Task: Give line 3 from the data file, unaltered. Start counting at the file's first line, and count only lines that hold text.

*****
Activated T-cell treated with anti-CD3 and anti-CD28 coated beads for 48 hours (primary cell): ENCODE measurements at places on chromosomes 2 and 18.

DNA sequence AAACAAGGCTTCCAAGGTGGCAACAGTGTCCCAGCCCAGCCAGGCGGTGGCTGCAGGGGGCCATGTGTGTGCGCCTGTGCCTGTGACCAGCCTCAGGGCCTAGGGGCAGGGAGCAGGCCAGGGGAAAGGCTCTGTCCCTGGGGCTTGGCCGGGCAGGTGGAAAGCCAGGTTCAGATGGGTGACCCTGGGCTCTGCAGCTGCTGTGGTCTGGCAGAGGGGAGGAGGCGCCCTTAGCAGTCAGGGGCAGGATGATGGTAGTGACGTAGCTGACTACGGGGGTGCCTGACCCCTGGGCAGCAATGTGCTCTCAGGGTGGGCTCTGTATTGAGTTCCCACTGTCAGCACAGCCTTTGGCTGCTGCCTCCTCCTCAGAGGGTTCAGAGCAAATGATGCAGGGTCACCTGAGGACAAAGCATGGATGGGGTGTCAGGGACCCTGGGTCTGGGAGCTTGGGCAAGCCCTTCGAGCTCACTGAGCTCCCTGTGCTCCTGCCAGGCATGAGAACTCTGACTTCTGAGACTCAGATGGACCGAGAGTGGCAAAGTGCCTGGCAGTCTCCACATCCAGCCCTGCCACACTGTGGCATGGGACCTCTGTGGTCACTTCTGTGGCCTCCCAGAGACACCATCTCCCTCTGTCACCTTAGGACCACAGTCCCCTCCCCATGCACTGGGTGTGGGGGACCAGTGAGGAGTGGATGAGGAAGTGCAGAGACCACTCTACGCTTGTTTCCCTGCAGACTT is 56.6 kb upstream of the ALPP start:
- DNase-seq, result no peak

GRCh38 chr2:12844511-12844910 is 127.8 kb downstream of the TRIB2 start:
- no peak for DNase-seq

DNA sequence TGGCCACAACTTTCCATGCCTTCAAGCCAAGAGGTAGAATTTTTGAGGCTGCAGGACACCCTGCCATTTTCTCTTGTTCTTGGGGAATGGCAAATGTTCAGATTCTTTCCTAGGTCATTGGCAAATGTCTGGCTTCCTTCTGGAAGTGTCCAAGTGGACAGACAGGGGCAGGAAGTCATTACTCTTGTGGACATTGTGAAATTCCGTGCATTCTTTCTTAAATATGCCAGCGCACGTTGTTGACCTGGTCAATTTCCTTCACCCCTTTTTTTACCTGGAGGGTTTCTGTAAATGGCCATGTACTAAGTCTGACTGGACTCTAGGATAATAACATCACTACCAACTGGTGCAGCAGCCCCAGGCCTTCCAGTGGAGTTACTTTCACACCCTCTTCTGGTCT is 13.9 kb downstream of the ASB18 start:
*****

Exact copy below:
- DNase-seq, result no peak